Dr. Scott Gottlieb, the head of the Food and Drug Administration, has announced plans to reduce to non-addictive levels the level of nicotine in cigarettes sold in the United States. The hope is that without the chemical that produces the pleasure of smoking, these cigarettes will appeal to fewer people, and therefore fewer people will smoke.
It is a terrible idea for a variety of reasons, not the least of which is that it deprives adults of the choice to use tobacco as they see fit. But there are other unintended consequences to this policy that must be seriously considered, perhaps most importantly the effect on cigarette smuggling in the United Sates.
Cigarette Smuggling Today Is Domestic
There is a vibrant illegal cigarette smuggling market in the United Sates, but it is almost entirely domestic. The market is driven by the disparity in taxation from state to state. A typical operation would be for someone to buy cartons of cigarettes in Virginia for $5-$6 a pack and sell them in New York City for $8-$10 a pack, which is $5 less than they cost legally under New York’s tax regime. As long as the gap in taxation is wide enough, there is always room for the supplier to make a profit and the buyer to save money.
According to Eric Proshansky of the New York City Law Department, who has prosecuted illicit tobacco cases, illegal tobacco sales are not a major priority for law enforcement. One can see why: it is a relatively harmless crime, and though there are sometimes ties to organized crime, and even allegedly domestic terror cells, overall domestic smuggling doesn’t create any major immediate threats.
But another thing domestic smuggling operations do is close the market off to foreign competition. So long as actual brand-name cigarettes are available in some states at low prices, there is no practical reason to engage in international smuggling. If the FDA plan to render cigarettes ineffective goes through, all of that changes.
The Dangers of International Smuggling
Although international smuggling is not a major issue in the United Sates, it is in many parts of the world, including Western Europe. Both China and Russia have robust counterfeit and smuggled cigarette producers. These cigarettes, referred to in the industry as “duty not paid,” or DNP, products, can come with dangerous additives, as some are not produced under any regulatory system. They also dump billions of dollars into the international criminal and black markets, which terror organizations use.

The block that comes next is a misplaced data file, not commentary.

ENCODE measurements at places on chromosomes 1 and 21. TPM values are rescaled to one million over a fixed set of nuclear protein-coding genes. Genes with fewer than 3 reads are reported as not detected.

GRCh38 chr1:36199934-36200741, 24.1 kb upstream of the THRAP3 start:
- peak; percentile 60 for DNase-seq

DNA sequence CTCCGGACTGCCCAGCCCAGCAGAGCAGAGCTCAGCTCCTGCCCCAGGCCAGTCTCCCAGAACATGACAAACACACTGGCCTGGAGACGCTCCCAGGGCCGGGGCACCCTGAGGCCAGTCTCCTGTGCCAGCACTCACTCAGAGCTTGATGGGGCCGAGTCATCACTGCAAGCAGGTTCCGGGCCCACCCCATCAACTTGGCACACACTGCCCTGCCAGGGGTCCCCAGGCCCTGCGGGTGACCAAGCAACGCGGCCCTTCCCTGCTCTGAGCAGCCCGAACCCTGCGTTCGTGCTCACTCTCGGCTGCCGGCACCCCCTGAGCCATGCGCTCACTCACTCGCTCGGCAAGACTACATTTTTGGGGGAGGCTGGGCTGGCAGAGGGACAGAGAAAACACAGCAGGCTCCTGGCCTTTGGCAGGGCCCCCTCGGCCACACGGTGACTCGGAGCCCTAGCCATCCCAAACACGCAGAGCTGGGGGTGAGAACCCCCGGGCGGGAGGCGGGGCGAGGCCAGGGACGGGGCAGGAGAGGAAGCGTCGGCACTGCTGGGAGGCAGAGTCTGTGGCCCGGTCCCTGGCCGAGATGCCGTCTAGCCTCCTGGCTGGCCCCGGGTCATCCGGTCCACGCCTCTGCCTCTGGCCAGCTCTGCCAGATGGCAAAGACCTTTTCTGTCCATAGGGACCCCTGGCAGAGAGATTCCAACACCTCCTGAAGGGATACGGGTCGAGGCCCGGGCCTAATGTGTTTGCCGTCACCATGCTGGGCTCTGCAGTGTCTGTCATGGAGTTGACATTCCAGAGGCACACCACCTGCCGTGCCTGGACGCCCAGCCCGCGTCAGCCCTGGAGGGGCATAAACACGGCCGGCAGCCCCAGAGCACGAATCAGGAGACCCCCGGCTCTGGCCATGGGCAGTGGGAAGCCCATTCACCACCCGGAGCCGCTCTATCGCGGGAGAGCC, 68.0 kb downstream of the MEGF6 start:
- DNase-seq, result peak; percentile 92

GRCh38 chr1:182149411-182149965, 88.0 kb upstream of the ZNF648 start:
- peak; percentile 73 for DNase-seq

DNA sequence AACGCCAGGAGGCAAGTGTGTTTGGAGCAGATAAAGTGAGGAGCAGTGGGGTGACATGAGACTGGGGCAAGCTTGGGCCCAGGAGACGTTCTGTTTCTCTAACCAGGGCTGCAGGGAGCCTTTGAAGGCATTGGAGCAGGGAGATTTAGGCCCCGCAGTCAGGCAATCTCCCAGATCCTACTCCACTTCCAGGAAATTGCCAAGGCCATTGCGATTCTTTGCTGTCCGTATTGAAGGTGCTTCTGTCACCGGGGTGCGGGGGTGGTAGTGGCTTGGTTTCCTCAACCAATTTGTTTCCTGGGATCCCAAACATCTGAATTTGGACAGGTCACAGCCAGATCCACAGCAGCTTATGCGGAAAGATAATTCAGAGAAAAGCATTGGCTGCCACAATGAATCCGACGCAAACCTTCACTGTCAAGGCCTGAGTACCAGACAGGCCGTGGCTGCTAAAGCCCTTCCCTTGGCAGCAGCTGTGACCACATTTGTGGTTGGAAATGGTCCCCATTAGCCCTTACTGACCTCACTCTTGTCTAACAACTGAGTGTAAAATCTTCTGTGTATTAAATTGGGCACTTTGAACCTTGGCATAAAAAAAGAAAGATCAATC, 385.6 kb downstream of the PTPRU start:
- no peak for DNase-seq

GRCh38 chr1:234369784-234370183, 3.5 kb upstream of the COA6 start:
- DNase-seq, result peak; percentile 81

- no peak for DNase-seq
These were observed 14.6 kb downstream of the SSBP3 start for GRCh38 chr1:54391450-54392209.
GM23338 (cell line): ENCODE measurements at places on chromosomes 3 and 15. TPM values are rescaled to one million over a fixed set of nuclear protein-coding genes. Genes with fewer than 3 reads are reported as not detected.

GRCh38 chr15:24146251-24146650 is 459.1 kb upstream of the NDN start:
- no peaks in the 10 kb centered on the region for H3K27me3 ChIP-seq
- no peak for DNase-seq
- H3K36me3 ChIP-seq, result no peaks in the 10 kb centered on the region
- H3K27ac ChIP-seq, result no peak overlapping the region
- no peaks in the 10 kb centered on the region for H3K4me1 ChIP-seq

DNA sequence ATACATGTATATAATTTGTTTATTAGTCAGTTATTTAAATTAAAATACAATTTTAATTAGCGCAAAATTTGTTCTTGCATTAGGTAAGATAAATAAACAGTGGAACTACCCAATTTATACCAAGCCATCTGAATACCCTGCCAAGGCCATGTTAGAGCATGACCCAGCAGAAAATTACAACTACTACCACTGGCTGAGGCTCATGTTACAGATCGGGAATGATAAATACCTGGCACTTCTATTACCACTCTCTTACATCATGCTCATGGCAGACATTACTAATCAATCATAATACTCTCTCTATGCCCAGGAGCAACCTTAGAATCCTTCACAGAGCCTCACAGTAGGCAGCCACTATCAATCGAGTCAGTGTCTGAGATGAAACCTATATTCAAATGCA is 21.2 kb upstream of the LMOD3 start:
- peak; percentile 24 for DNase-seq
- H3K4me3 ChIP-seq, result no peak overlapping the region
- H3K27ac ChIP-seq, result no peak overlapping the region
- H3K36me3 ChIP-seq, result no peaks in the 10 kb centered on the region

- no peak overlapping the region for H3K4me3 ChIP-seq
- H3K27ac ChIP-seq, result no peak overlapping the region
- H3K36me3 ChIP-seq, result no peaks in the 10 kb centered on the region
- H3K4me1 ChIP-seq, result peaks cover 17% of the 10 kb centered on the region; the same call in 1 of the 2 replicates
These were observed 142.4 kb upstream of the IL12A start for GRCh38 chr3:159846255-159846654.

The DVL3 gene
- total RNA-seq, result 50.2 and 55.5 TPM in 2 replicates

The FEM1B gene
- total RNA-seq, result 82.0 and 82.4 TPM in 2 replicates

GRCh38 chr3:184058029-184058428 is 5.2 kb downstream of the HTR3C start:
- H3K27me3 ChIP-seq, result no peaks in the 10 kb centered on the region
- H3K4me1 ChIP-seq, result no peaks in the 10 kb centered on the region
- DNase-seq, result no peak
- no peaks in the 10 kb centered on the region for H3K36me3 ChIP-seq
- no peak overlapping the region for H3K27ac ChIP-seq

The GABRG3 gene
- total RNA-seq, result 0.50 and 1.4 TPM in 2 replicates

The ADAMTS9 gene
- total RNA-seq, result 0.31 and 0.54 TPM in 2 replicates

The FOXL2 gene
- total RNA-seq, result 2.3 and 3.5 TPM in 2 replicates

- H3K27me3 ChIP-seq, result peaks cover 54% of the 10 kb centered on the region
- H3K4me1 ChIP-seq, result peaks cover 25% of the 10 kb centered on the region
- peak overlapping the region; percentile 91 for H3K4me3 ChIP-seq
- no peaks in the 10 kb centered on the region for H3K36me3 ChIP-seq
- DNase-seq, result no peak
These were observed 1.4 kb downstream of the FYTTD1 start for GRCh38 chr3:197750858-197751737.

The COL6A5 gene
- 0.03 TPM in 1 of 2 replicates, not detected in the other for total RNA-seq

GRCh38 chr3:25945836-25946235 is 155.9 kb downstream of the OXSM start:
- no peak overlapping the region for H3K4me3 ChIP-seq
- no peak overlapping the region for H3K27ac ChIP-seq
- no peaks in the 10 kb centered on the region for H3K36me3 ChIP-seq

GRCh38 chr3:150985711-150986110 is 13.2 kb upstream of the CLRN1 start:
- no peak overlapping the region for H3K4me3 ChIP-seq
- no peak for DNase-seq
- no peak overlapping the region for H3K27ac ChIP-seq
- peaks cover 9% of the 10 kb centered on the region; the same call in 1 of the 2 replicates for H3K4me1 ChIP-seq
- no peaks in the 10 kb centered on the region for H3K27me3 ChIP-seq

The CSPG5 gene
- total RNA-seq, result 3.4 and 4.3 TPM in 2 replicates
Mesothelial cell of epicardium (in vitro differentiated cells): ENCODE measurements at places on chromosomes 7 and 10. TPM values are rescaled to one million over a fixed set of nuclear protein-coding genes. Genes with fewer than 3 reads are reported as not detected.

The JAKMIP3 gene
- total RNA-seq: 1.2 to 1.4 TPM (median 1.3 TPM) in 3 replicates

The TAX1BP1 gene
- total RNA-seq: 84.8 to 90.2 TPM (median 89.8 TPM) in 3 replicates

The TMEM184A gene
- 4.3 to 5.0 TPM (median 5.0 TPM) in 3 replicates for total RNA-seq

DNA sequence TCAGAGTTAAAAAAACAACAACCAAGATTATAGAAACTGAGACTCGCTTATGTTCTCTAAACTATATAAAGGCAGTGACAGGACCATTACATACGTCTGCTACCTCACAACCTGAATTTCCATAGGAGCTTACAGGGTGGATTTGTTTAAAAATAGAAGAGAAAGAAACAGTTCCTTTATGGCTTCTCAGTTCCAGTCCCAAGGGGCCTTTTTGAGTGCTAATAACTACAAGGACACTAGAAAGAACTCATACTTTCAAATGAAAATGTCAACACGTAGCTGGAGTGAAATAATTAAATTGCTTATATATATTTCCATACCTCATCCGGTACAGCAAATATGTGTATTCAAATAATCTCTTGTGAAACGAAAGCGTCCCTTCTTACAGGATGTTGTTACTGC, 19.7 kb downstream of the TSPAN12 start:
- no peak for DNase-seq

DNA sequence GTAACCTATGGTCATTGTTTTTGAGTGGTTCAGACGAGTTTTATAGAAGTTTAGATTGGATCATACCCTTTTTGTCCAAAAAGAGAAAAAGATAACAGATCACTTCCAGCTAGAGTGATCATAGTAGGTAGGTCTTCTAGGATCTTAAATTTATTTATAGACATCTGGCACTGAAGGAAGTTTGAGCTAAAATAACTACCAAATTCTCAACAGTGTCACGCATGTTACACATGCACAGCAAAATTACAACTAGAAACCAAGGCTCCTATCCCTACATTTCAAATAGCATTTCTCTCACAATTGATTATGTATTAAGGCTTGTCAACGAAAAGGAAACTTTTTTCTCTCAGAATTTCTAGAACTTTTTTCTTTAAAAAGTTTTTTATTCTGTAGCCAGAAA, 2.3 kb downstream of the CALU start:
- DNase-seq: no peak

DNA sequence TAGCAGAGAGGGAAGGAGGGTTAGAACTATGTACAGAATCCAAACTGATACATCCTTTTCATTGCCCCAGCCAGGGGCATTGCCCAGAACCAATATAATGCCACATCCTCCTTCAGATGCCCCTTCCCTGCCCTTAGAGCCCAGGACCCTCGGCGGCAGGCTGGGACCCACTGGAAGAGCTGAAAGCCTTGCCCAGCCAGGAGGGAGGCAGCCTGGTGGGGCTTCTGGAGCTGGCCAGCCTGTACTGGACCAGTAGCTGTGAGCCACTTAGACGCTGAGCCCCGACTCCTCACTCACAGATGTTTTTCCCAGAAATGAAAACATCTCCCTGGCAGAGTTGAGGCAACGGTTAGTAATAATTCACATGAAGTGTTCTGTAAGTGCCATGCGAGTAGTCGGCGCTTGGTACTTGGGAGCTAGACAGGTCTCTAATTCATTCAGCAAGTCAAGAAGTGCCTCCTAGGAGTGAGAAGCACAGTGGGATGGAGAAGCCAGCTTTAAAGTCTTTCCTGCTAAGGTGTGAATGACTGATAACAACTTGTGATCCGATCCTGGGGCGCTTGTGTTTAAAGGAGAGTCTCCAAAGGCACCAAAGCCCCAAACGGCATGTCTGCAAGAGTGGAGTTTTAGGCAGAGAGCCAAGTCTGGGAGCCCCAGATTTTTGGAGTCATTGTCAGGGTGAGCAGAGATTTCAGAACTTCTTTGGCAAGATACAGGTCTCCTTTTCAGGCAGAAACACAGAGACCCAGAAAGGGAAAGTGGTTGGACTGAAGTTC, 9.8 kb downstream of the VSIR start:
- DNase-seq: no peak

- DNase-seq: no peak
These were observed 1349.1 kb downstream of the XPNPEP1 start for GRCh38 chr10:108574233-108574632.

In 2016 the fact checker PolitiFact looked into claims by Pennsylvania State Rep. Rick Saccone (yes, that Rick Saccone) that illegal cigarette sales in the United States are funding terror. PolitiFact found the claim mostly true. Thus far, those cases have been thankfully rare. In other parts of the world, such cases are extremely common. For the above-mentioned reasons that keep international smuggling from being profitable in the United Sates, we aren’t bleeding enormous amounts of money to terrorist organizations. If we make effective cigarettes illegal, it is almost certain that we will, and spend millions trying not to.
Staunching the flow of illegal cigarettes that results from this regulatory policy will require extraordinary resources from those who patrol our borders. If Gottleib hasn’t noticed, those people already have their hands full keeping out heroin, cocaine, smuggled human beings, and terrorists. How many resources does he want to pull from those efforts to track down cartons of Camels?
The FDA Is Contradicting Itself
Just last month Gottleib was railing against e-cigs on Twitter. In 2016 the FDA denied Swedish Match, a snus (oral tobacco delivery system) company, a designation called Modified Risk Tobacco Product, which allows a product to be marketed as a less harmful option to smoking. The FDA, which is considering another MRTP request from Philip Morris for the IQOS heat not burn product, has never approved the designation for any tobacco product.
At the same time the FDA argues informing people that alternative products are less harmful than smoking is too dangerous, they are enacting a policy in which a huge portion of those who will quit smoking will do so by switching to those very same products. The FDA has decided that instead of just using regulatory power and tax policy recommendations to help people choose to switch to non-combustible products, they must engage in an expensive, onerous, and dangerous regulatory regime that wipes out an entire industry with myriad effects down the retail line.
This is absolutely crazy. If the goal is to move people from combustible cigarettes to non-combustible alternatives, and according to the underlying research it is, then there are much better ways to do it. One of the world’s leading experts on the issue, Dr. Konstantinos Farsalinos, told me at a conference this fall that he thinks there should be no, or almost no, taxes on these alternatives,to encourage switching. Certainly it makes more sense to at least try that kind of approach before going nuclear and denying Americans the legal right to smoke cigarettes.